GNRS Service Deployment
Running a Single-Server GNRS:
The server requires a main configuration file as the only command-line argument. Besides defining several runtime parameters, it also defines locations of configuration files used by certain server modules such as Berkeley DB that we use for persistently storing mappings. A sample set of configuration files is available under <code>gnrs/jserver/sample-configs/single-server/</code>. The main file, <code>server.xml</code>, is XML-based and has comments describing each configurable parameter.
Since the one server handles the entire namespace used to partition the storage of GUID mappings, the IPv4 prefix for this server will be 0.0.0.0/0 (specified in <code>prefixes.ipv4</code> file). For a more general deployment configuration, refer to the multi-server deployment description in the later sections.
Here's how to run the server from the JAR while in the <code>gnrs/jserver</code>:
java -Dlog4j.configuration=file:sample-configs/single-server/log4j.xml \ -jar target/gnrs-server-1.0.0-SNAPSHOT-jar-with-dependencies.jar \ sample-configs/single-server/server.xml
Note that the jar file is the one created following the build instructions provided here.
A multi-server topology emulates GNRS servers deployed by a collaborative set of networks where each handle a part of the GUID namespace. The portion of the namespace assigned to each server can be thought of as proportional to the size or capability of the network/AS hosting the server. One way to do the partitioning is to use the IPv4 prefix space announced by ASs. In the scheme described in our DMap paper, the GUID is first hashed to the IPv4 namespace and it's hosting AS is determined by reverse lookup of the prefix announces. The latter mappings can be gotten from the BGP table, for instance.
While a BGP table provides prefixes for a Internet-scope AS topology, for experimentation, we provide a set of tools to enumerate a smaller AS-to-prefixes list that still aspires to emulate the Internet in structure.
AS-to-IPv4-Prefix List Generation
As described above, the GNRS requires the list of IPv4 prefixes that each participating AS is responsible for. This is provided by the <code>prefixes.ipv4</code> file in the sample configurations accompanying the sources. All of the following 4 methods produce 2 output files when considering a n-AS inter-network:
# topology.data: [as1, as2, latency in usec] # prefix.data [prefix, AS#]
Common data files
topologyData.mat - DIMES data set stored as MATLAB file : [as1, as2, latency in usec] - Need reference ASPrefixData.mat - BGP routing table data (DIX-IE) [announced IPV4 prefix in CIDR, AS#] - Need reference
Method 1: Top 'm' AS by Degree
degreeTopoGenerator.m - Octave script reads DIMES data set and ASPrefixData and generates Top 'm' ASs by degree. Considers only direct links between the chosen ASs. Assumes all ASs have atleast 1 link into the graph.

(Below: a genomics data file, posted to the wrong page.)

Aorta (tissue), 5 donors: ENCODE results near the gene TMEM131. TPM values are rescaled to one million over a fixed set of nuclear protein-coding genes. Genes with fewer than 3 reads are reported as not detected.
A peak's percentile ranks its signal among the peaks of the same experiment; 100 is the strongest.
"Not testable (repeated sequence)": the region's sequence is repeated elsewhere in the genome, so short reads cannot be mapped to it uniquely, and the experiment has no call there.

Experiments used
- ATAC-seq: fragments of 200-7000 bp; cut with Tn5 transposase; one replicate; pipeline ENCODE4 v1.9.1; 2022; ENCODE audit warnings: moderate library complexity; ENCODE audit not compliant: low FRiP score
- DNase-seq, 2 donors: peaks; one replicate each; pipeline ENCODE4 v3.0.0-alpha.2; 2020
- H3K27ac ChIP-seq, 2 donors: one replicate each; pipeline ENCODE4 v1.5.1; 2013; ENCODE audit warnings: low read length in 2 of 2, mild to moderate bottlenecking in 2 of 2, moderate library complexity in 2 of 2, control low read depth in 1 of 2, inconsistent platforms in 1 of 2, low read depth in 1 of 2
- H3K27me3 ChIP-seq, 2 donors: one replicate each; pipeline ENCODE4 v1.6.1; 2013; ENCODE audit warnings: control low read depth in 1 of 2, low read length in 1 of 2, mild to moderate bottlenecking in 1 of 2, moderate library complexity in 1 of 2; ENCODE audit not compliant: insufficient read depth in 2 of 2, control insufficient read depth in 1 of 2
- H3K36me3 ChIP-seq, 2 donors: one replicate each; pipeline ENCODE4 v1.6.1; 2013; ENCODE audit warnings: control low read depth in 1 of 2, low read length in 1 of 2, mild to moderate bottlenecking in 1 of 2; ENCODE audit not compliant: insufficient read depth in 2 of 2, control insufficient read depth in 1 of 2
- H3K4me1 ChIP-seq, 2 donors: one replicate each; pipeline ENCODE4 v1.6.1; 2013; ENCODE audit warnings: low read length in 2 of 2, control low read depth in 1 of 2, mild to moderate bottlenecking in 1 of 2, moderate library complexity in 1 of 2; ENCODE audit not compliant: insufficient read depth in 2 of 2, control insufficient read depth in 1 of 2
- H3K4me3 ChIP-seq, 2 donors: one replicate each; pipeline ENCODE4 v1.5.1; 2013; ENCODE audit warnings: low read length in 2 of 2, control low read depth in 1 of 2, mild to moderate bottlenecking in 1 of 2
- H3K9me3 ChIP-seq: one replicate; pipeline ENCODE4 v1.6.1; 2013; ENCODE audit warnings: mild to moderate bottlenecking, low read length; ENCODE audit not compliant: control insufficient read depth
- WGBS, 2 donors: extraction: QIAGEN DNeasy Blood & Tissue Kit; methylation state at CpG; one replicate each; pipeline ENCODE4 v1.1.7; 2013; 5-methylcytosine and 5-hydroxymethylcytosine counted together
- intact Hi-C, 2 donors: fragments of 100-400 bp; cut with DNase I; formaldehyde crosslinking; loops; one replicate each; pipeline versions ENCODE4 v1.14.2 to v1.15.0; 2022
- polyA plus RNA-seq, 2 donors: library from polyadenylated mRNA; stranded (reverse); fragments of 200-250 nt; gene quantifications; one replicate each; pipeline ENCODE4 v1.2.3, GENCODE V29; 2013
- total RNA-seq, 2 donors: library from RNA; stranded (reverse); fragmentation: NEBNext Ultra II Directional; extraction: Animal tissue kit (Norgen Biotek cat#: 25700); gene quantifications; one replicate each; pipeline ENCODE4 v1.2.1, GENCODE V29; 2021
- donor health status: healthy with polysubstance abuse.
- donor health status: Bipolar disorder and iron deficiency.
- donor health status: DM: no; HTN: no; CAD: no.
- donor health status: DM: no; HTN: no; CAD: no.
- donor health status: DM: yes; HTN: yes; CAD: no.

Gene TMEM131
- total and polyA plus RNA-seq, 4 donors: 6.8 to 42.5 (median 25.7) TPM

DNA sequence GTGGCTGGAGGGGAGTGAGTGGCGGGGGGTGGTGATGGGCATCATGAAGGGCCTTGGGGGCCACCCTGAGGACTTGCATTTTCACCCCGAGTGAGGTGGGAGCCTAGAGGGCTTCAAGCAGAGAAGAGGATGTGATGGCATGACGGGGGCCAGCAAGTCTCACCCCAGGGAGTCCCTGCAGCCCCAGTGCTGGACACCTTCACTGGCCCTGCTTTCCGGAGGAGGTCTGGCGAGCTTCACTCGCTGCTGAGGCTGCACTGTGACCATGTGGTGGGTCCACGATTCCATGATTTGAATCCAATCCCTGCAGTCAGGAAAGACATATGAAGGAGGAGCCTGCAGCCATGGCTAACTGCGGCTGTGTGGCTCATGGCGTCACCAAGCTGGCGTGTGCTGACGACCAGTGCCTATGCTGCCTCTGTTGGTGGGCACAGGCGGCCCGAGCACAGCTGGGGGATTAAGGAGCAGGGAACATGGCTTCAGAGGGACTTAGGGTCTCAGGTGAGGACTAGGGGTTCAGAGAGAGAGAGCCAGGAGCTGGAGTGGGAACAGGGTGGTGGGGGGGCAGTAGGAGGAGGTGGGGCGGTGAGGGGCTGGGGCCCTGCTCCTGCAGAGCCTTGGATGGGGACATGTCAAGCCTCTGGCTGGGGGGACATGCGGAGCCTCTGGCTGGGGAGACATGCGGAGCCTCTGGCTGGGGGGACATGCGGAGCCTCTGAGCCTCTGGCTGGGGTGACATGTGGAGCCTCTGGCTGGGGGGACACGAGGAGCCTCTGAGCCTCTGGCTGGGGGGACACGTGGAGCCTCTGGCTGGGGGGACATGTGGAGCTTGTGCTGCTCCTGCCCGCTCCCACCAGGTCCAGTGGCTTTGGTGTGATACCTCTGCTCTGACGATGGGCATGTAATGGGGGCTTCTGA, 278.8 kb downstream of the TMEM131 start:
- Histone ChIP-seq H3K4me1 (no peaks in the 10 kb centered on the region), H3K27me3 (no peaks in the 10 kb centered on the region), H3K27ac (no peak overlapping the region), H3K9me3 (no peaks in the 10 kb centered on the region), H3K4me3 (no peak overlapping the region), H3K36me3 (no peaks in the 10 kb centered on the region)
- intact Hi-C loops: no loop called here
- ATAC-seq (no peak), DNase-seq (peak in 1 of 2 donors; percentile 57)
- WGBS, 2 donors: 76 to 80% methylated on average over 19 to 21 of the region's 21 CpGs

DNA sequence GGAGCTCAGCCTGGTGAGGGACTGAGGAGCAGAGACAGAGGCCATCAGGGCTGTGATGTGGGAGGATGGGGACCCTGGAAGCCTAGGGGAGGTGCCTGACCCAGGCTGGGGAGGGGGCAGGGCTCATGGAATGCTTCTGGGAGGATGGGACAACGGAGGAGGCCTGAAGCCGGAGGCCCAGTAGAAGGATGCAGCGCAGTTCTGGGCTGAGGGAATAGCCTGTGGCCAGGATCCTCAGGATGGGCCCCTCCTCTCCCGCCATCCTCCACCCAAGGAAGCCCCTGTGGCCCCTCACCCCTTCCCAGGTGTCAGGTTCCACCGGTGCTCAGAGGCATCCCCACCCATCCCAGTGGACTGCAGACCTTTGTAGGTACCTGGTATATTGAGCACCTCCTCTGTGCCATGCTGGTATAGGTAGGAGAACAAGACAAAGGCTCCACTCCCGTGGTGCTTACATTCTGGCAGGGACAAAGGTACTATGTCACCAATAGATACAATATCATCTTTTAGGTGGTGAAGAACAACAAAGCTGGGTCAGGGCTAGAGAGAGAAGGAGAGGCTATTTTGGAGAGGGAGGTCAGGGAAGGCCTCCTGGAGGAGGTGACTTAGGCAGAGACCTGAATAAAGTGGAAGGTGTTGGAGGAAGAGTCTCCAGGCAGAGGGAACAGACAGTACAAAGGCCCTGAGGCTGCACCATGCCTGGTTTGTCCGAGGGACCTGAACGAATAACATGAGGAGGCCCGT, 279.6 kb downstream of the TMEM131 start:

Method 2: Top 'm' AS by Size
Largest prefix space: by announcements - number of IPv4 addresses
sizeTopoGenerator.m: reads DIMES and ASPrefix, outputs top 'm' by size. Considers only direct links between the chosen ASs. If an AS has no links to other chosen ASs, then it is dropped and the next in rank is considered.
Method 3: 'm' AS synthetic topology based on Jellyfish model need reference
jellyfishTopoGenerator.m: input are clique.mat, shellMem.mat, and hangMem.mat, topology data for 3 layers of the Jellyfish model clique.mat: set of ASs that belong to the clique (top/core) layer shellMem.mat: A row for each shell layer (1..4), list of ASs for each shell hangMem.mat: A row for each hang layer (1..4), list of ASs for each shell
script XXXX (Feixiong will send): The above 3 AS data sets were derived by analyzing the DIMES data set: first determine clique nodes, and derived hang and shell nodes by looking at their connectivity from clique nodes and down.
Links for the final topology are derived by mapping the DIMES graph to the culled node set - again only direct links. No peer links between Hang nodes, even though the Jellyfish model does allow for this.
Testing with Clients
Some simple client applications ('add', 'lookup') are included with the GNRS C++ API library in folder <code>gnrs/api/cpp/test-apps</code>.
A client that takes the is included and can be run from the same JAR by invoking the class <code>edu.rutgers.winlab.mfirst.client.TraceClient</code>.
The client takes 3 command-line arguments: client config, trace file, request interval.
- Client config - Contains all of the runtime configuration options for the client. This includes things like the server hostname and port, local sending port, and more. The configuration file is written in XML and fully commented.
- Trace file - Contains a set of messages to send and to the server. The format will be more formally specified at a future date.
- Request Interval - The interval between messages, in microseconds.
Once you've gotten all of your files in order, you're ready to go. Assuming you've just finished building the JAR file with Maven, you can launch the client (using the included example files) like this:
java -Dlog4j.configuration=file:sample-configs/trace-client/log4j.xml \ -cp target/gnrs-server-1.0.0-SNAPSHOT-jar-with-dependencies.jar \ edu.rutgers.winlab.mfirst.client.TraceClient \ sample-configs/trace-client/client.xml \ sample-configs/trace-client/example.trace 1